Re: Defining "Open Source" in the context of eVoting solution requirements.

From: Election Technology <electiontechnology_at_gmail_dot_com>
Date: Thu Oct 16 2008 - 17:12:09 CDT

Professor David Wagner actually covered this topic in some (relatively)
recent congressional testimony.
http://www.cs.berkeley.edu/~daw/papers/testimony-house07.pdf

On Wed, Oct 15, 2008 at 12:51 AM, Edward Cherlin <echerlin@gmail.com> wrote:

> On Tue, Oct 14, 2008 at 7:59 PM, David RR Webber (XML) <david@drrw.info>
> wrote:
> > Recently there has been a range of interpretations of open source,
> ranging
> > from - we cannot have "open source" because of all the wierd licensing
> > models, through to - we will do "disclosed source" instead.
>
> My interpretation has always been well outside that range. My
> expectation is that we will use GPL licensing for ordinary public
> distribution in Red Hat rpm packages or Debian deb packages, or any
> other system including OLPC xo bundles, but that only certified and
> tested releases compliant with applicable law can be used in real
> elections. So people can do what they like with the code to test
> proposed voting methods, security protocols and attacks, and whatever
> else seems good to them, and they have to contribute any modifications
> they distribute back to the community under the same license or
> better.
>
> I don't insist on GPL, as long as some group that understands the
> implications defines an official standard for public/government source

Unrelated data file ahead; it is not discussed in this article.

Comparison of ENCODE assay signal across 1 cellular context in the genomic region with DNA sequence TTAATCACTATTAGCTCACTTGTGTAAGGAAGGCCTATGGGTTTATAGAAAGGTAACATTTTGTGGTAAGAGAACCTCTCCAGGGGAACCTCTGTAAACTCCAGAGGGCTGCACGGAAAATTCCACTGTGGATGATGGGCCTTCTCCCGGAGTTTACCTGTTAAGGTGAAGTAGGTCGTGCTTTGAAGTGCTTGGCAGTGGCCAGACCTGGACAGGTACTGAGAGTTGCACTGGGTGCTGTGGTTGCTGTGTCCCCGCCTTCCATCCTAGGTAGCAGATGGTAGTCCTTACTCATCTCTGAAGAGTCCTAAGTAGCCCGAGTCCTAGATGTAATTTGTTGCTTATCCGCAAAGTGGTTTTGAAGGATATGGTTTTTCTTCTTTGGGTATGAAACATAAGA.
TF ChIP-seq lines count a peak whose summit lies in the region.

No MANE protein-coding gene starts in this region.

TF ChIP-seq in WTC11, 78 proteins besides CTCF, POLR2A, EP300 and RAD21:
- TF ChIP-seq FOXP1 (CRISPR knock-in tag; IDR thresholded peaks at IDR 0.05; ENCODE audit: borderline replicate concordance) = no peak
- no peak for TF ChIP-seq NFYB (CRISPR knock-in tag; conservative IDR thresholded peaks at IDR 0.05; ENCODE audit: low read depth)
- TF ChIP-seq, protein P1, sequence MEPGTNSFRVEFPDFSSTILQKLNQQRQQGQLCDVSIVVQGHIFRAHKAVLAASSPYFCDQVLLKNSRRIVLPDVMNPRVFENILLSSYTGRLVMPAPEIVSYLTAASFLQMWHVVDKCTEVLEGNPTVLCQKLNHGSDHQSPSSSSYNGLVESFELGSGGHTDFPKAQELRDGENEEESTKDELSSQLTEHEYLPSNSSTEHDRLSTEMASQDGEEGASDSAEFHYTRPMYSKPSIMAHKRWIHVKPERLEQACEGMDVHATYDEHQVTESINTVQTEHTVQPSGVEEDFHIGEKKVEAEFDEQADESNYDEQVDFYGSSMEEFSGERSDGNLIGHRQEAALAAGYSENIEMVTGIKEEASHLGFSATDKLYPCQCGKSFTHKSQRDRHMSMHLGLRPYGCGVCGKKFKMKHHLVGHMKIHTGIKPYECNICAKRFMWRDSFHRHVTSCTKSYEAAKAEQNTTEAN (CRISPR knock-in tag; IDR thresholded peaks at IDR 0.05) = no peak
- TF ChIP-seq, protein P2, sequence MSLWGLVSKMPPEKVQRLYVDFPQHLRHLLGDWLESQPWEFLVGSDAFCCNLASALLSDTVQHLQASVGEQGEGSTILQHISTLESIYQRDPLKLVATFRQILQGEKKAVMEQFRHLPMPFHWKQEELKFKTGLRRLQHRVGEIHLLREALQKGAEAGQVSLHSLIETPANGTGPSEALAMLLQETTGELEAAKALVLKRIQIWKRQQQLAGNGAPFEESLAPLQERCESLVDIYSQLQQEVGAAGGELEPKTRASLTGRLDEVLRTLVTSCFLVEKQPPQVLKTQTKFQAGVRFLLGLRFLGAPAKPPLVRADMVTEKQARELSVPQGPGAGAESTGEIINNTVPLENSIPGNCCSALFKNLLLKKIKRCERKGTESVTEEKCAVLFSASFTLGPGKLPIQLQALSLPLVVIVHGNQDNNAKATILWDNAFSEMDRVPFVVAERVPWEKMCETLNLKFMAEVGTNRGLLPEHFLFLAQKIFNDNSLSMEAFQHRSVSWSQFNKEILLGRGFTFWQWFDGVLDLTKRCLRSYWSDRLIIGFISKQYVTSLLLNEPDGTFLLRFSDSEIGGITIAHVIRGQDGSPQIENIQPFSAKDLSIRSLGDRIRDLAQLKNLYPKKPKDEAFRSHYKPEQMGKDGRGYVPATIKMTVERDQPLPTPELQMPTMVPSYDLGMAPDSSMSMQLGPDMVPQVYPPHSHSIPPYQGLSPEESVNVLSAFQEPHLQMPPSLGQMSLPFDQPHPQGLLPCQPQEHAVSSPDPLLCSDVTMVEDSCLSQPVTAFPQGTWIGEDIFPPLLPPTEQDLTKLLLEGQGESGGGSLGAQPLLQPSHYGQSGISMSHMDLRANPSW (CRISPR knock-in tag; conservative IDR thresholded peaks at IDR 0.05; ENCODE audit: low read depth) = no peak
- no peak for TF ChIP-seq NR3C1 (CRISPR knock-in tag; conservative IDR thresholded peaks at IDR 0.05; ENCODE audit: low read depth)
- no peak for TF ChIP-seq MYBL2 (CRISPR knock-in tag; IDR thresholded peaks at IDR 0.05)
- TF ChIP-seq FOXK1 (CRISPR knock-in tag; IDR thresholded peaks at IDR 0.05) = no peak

> code rights for the purpose. We could propose development of such a
> standard to relevant standards bodies such as ANSI and ISO.
>
> IETF is unsuitable because it does not issue binding standards, just
> "Requests for Proposal" (RFP). ECMA is unsuitable because it is a
> manufacturer's association, not a proper standards body, and is known
> not to know how to do an open standard. IEEE is possible if they feel
> it is within their charter. We can discuss other possibilities.
>
> > Well it's no secret that as with other terms in the software industry
> there
> > are so many possible interpretations of what "open source" is.
>
> Open Source and Free Software both. The official definitions are by by
> Richard Stallman and others at the Free Software Foundation for Free
> Software, and by Bruce Perens (originally for Debian) and others for
> Open Source. There are many licenses using the term Open Source in
> their definitions, many of them listed at FSF. Each is a specific
> license offered by a specific organization. The generic term is Free
> Software, meaning software under any Free license. FSF is generally
> considered to be the authority on this matter.
>